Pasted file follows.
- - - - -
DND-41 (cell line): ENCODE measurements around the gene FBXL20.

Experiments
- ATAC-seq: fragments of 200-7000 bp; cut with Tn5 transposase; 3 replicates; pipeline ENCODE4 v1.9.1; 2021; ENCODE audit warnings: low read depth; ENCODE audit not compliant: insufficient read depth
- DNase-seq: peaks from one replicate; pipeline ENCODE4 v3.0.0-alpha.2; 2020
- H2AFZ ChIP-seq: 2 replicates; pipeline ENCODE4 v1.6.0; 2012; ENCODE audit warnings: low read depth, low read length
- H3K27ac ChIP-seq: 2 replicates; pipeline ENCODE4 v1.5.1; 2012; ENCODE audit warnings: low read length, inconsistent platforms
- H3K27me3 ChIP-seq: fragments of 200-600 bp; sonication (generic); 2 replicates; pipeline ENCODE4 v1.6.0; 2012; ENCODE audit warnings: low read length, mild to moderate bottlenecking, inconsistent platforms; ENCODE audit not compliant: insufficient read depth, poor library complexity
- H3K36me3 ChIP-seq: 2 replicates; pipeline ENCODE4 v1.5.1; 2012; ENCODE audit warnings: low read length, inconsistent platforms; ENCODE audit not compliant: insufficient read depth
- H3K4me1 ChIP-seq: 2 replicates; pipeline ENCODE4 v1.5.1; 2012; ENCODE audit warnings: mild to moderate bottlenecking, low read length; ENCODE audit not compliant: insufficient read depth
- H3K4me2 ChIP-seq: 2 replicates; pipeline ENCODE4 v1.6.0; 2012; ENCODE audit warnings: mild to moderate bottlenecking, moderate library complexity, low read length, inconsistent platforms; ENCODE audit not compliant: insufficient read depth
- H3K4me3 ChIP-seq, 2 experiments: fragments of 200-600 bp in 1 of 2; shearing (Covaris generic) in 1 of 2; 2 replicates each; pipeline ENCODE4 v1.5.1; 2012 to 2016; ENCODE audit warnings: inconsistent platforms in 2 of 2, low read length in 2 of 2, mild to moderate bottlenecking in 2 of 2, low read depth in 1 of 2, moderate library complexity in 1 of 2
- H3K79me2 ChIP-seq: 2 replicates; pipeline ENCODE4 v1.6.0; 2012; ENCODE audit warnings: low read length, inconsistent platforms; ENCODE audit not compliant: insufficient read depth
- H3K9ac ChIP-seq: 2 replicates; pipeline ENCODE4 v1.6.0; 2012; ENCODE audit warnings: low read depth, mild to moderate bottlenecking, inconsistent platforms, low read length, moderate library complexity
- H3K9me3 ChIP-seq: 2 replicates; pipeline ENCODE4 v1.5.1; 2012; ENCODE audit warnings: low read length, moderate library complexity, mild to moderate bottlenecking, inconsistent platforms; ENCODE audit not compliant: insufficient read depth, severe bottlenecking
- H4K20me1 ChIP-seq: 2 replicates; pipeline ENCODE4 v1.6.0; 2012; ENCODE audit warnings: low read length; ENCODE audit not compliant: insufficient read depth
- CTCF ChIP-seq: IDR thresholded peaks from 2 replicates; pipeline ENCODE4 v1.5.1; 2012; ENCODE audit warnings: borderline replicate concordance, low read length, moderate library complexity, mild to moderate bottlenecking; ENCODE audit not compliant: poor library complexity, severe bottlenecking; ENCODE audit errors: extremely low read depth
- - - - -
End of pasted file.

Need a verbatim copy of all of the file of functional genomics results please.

DND-41 (cell line): ENCODE measurements around the gene FBXL20.

Experiments
- ATAC-seq: fragments of 200-7000 bp; cut with Tn5 transposase; 3 replicates; pipeline ENCODE4 v1.9.1; 2021; ENCODE audit warnings: low read depth; ENCODE audit not compliant: insufficient read depth
- DNase-seq: peaks from one replicate; pipeline ENCODE4 v3.0.0-alpha.2; 2020
- H2AFZ ChIP-seq: 2 replicates; pipeline ENCODE4 v1.6.0; 2012; ENCODE audit warnings: low read depth, low read length
- H3K27ac ChIP-seq: 2 replicates; pipeline ENCODE4 v1.5.1; 2012; ENCODE audit warnings: low read length, inconsistent platforms
- H3K27me3 ChIP-seq: fragments of 200-600 bp; sonication (generic); 2 replicates; pipeline ENCODE4 v1.6.0; 2012; ENCODE audit warnings: low read length, mild to moderate bottlenecking, inconsistent platforms; ENCODE audit not compliant: insufficient read depth, poor library complexity
- H3K36me3 ChIP-seq: 2 replicates; pipeline ENCODE4 v1.5.1; 2012; ENCODE audit warnings: low read length, inconsistent platforms; ENCODE audit not compliant: insufficient read depth
- H3K4me1 ChIP-seq: 2 replicates; pipeline ENCODE4 v1.5.1; 2012; ENCODE audit warnings: mild to moderate bottlenecking, low read length; ENCODE audit not compliant: insufficient read depth
- H3K4me2 ChIP-seq: 2 replicates; pipeline ENCODE4 v1.6.0; 2012; ENCODE audit warnings: mild to moderate bottlenecking, moderate library complexity, low read length, inconsistent platforms; ENCODE audit not compliant: insufficient read depth
- H3K4me3 ChIP-seq, 2 experiments: fragments of 200-600 bp in 1 of 2; shearing (Covaris generic) in 1 of 2; 2 replicates each; pipeline ENCODE4 v1.5.1; 2012 to 2016; ENCODE audit warnings: inconsistent platforms in 2 of 2, low read length in 2 of 2, mild to moderate bottlenecking in 2 of 2, low read depth in 1 of 2, moderate library complexity in 1 of 2
- H3K79me2 ChIP-seq: 2 replicates; pipeline ENCODE4 v1.6.0; 2012; ENCODE audit warnings: low read length, inconsistent platforms; ENCODE audit not compliant: insufficient read depth
- H3K9ac ChIP-seq: 2 replicates; pipeline ENCODE4 v1.6.0; 2012; ENCODE audit warnings: low read depth, mild to moderate bottlenecking, inconsistent platforms, low read length, moderate library complexity
- H3K9me3 ChIP-seq: 2 replicates; pipeline ENCODE4 v1.5.1; 2012; ENCODE audit warnings: low read length, moderate library complexity, mild to moderate bottlenecking, inconsistent platforms; ENCODE audit not compliant: insufficient read depth, severe bottlenecking
- H4K20me1 ChIP-seq: 2 replicates; pipeline ENCODE4 v1.6.0; 2012; ENCODE audit warnings: low read length; ENCODE audit not compliant: insufficient read depth
- CTCF ChIP-seq: IDR thresholded peaks from 2 replicates; pipeline ENCODE4 v1.5.1; 2012; ENCODE audit warnings: borderline replicate concordance, low read length, moderate library complexity, mild to moderate bottlenecking; ENCODE audit not compliant: poor library complexity, severe bottlenecking; ENCODE audit errors: extremely low read depth